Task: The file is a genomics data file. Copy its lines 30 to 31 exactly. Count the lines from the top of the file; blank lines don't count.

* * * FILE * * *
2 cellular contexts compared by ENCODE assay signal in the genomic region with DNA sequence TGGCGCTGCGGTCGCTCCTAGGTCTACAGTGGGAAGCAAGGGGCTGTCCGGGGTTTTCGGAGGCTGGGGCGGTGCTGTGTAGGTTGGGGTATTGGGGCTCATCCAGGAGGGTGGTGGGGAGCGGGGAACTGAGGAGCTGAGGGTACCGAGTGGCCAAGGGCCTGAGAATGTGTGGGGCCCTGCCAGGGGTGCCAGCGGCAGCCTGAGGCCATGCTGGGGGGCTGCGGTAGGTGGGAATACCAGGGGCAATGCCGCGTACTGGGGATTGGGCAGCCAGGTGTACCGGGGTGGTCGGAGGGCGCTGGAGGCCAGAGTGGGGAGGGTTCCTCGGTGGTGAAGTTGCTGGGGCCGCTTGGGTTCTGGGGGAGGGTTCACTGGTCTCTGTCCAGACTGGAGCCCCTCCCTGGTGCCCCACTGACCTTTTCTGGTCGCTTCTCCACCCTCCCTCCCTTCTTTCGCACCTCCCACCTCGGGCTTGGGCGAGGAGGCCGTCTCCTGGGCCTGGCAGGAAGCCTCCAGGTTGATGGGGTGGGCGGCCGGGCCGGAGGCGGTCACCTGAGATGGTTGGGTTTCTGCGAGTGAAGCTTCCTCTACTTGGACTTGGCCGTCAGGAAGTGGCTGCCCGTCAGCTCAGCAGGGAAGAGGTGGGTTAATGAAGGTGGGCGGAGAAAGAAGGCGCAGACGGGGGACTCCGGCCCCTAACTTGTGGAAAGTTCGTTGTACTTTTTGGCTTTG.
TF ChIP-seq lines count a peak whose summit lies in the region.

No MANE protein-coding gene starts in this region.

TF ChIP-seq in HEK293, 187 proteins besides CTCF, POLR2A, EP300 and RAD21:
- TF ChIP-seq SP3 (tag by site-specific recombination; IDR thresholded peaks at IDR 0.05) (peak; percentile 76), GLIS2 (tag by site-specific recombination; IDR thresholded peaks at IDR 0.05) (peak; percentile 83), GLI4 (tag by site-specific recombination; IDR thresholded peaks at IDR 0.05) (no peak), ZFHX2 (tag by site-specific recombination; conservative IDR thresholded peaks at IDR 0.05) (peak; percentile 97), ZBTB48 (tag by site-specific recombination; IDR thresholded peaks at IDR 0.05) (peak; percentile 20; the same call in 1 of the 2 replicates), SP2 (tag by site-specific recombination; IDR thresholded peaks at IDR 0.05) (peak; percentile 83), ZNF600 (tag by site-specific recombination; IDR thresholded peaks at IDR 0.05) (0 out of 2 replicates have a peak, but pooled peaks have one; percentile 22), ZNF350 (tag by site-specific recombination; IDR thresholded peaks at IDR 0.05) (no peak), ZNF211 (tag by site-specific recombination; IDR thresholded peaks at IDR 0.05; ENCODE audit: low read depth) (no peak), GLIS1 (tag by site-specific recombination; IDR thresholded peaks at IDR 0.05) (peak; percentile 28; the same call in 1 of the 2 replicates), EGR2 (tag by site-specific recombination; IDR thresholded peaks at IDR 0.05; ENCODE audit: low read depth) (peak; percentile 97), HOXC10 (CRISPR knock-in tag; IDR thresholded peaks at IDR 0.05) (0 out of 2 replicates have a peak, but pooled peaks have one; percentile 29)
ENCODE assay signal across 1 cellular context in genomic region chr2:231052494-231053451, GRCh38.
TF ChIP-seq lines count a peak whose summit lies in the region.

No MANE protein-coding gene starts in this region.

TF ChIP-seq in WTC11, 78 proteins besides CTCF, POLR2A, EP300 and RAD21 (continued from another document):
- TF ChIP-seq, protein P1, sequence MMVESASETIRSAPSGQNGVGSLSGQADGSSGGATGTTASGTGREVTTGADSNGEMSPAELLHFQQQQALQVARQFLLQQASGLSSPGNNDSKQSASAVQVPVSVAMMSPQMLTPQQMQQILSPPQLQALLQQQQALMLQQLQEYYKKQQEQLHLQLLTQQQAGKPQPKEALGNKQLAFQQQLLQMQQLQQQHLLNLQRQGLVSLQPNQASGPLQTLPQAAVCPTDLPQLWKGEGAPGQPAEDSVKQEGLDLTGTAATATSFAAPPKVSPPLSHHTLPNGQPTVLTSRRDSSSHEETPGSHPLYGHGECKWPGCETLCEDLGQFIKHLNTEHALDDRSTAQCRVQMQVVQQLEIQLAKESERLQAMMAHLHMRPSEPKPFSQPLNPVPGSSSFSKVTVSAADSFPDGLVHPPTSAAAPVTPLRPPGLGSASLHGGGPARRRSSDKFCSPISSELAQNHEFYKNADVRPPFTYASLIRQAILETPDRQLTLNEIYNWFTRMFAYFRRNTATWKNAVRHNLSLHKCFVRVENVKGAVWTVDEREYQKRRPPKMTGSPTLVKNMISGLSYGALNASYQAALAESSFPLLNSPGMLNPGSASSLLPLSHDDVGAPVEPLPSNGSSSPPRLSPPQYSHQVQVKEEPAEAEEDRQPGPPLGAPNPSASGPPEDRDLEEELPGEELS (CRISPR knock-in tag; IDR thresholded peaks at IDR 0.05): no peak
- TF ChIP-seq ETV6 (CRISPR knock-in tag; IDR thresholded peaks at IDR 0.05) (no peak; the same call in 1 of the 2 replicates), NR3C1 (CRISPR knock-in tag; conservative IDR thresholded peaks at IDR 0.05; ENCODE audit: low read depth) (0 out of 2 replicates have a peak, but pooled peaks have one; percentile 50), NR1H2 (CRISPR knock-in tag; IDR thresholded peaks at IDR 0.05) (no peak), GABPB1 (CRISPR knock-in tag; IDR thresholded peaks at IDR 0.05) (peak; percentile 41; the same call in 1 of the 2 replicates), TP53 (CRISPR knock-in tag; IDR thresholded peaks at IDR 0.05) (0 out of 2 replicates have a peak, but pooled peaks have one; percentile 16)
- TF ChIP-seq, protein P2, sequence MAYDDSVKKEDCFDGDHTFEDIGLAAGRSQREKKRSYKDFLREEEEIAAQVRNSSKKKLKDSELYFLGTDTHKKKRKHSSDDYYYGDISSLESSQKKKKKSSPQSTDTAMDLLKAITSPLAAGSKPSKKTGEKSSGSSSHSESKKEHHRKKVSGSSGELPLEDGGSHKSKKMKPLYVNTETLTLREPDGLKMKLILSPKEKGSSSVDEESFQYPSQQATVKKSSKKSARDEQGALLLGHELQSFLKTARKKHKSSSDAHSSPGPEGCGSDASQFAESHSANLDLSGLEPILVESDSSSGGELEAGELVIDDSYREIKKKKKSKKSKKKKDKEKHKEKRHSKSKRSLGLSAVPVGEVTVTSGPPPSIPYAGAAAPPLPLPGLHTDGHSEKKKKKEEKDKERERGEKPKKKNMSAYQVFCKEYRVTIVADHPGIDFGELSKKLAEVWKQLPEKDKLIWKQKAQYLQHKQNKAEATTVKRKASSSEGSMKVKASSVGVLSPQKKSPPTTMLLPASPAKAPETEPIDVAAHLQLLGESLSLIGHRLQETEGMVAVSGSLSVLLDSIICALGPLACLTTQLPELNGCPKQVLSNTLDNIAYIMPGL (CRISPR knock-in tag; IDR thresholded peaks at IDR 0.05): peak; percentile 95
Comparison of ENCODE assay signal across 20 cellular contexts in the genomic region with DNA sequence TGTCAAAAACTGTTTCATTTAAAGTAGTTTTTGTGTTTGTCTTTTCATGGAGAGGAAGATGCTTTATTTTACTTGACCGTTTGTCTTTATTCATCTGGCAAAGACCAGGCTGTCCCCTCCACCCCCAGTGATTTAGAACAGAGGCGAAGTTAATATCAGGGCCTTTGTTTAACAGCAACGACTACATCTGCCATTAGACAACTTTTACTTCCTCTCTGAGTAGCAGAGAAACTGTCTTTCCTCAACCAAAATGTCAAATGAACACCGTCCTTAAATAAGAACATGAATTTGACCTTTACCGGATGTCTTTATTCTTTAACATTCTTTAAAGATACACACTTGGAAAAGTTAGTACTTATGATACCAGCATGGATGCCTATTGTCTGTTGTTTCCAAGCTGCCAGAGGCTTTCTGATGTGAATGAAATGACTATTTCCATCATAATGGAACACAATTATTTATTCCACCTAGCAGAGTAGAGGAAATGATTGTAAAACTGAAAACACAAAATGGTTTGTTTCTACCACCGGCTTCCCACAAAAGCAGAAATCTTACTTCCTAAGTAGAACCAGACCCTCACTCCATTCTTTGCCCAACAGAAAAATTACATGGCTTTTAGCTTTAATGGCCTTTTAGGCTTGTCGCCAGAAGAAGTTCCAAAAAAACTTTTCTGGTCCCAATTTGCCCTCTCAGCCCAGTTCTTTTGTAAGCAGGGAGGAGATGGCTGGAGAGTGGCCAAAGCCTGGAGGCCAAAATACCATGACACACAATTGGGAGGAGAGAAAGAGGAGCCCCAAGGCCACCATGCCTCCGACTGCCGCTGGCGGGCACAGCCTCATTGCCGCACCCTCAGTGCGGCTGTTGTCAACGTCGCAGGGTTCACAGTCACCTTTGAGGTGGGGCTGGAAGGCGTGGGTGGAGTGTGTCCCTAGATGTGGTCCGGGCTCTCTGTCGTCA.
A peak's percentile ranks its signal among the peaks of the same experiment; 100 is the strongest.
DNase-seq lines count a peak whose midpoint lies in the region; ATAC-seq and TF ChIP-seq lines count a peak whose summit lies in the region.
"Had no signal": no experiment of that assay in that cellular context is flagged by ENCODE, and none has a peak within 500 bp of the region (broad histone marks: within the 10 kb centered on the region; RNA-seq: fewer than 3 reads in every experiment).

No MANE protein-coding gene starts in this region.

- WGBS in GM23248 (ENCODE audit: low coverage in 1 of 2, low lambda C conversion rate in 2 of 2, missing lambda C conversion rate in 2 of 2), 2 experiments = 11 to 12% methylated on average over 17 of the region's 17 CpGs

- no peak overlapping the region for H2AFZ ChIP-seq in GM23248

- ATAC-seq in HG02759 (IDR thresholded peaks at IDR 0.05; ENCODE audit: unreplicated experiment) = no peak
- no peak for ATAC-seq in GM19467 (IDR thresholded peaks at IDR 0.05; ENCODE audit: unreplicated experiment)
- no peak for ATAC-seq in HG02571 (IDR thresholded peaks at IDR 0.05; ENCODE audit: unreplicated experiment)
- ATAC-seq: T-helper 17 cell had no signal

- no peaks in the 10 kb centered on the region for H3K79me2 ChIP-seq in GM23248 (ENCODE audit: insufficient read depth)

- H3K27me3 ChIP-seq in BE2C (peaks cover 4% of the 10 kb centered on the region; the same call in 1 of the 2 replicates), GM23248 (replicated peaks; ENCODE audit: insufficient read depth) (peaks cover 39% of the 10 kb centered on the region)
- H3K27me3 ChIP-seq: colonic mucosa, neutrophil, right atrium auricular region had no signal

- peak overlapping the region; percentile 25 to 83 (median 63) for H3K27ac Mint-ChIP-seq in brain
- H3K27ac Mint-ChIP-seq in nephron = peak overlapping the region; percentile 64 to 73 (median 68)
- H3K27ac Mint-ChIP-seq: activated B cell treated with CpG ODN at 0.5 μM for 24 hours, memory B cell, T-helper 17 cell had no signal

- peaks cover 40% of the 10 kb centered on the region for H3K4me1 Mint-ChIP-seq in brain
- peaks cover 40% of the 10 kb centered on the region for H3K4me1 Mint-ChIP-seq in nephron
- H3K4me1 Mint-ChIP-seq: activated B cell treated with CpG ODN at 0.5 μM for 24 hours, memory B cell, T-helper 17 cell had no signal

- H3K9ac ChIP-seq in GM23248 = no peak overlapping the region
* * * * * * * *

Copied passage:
- peaks cover 40% of the 10 kb centered on the region for H3K4me1 Mint-ChIP-seq in brain
- peaks cover 40% of the 10 kb centered on the region for H3K4me1 Mint-ChIP-seq in nephron